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Lyall Bay School plugs into families with its own mobile app

Sep 5th, 2013 | By | Category: Latest News, News

skoolbagMAIN1FORAGING in school bags for lost newsletters is a thing of the past for parents of Lyall Bay School students – thanks to a mobile app.

The school has been using the mobile app Skoolbag to provide families with newsletters and important notices for a year and the process is working well.

It is a good way to inform parents of what is happening in the school, said deputy principal Clint Chalmers.

“We’ve got a website, we’ve got Facebook, we’ve got Twitter and now we’ve got the app,” he said.

The app also enables the school to send out alerts in the case of a natural disaster.

Despite having a “reasonably slow take-off”, more parents are starting to use the app. More than half of the families at the school have downloaded it.

“It sped up after the storm we had earlier in the year,” Mr Chalmers said.

The school was able to send out alerts to parents via the app informing them that the school was open.

Parents are also able to update contact details and fill out a form on the app if their child is going to be absent from school.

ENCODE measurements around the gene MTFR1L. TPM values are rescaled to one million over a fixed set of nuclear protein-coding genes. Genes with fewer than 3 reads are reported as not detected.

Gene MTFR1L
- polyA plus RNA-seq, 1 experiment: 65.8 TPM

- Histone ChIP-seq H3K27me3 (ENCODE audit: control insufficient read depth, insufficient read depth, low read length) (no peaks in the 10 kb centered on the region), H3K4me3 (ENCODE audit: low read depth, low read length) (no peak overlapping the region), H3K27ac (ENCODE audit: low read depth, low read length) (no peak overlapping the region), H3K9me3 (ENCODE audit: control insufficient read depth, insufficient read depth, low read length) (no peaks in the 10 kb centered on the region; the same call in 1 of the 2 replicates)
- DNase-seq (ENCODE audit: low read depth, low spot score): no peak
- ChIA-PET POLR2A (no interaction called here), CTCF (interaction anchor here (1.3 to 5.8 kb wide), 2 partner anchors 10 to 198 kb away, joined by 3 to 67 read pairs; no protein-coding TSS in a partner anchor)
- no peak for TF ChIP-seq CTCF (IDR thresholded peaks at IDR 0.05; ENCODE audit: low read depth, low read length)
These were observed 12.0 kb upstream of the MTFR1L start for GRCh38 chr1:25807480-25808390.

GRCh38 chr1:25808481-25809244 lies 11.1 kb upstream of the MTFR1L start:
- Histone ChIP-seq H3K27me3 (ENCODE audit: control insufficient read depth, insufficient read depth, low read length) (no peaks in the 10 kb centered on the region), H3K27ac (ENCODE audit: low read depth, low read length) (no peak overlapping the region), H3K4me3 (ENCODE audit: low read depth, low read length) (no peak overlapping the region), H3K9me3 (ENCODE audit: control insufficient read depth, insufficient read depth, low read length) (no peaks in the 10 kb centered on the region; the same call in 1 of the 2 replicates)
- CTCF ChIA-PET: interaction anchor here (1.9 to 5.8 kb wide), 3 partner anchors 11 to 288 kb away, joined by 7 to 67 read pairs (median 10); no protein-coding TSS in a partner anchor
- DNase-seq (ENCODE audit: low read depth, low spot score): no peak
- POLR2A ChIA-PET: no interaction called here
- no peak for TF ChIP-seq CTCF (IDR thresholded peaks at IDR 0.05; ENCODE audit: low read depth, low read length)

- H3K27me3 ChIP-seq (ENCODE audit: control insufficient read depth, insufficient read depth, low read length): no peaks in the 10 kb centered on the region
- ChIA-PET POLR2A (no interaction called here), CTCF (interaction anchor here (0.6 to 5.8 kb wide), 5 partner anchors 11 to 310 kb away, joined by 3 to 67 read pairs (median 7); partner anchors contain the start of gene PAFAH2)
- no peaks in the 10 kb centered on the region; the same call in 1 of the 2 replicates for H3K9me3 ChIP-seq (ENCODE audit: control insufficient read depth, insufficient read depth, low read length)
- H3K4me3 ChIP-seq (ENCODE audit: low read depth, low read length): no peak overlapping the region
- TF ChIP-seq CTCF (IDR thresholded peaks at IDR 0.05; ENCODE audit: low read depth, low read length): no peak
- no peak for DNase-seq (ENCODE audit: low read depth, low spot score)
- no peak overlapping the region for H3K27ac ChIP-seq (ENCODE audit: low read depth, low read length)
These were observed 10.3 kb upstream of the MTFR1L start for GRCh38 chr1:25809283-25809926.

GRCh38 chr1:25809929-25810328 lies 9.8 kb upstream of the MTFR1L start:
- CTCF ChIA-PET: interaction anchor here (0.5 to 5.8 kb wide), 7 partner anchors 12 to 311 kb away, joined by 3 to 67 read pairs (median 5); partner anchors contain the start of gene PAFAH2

People who do not have a smart phone can also access all the same information via the control centre for the app, available on the school’s website.

Skoolbag, created by Australian company iimage, was initially set up as a web app in late 2011 to gauge interest in the school market place.

After a few months of long hours and hard work, the full mobile app was available by early 2012, company director Andrew Tsousis said.

The idea was born one “mad dash to school morning” when a note needed to be signed for school but it couldn’t be found in the school bag.

“This was the light bulb moment,” Mr Tsousis said.

The app is currently used by over 600 schools from Australia, New Zealand, Singapore, the United States and the United Kingdom.

Each school who subscribes to the service is provided with their own personal version of the app which they can then meld to fit their own needs.

The company plan on expanding the functionality of Skoolbag to make it even more relevant to any school’s day-to-day routine.

Mr Chalmers said it is a brilliant idea and Mr Tsousis is “very receptive to what you say and very quick to fix any issues”.

There will be six staff members at the school who can update the app so if a disaster occurs someone will be able to let families know important information.

“I certainly think it’s the way of the future,” Mr Chalmers said.

In New Zealand, Te Anau School and Kaikoura Primay School also currently utilise Skoolbag.

 

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is a Whitireia journalism student originally hailing from Tauranga with a love for polar bears and airplanes. She is currently covering the Lyall Bay/Kilbirnie area of Wellington.
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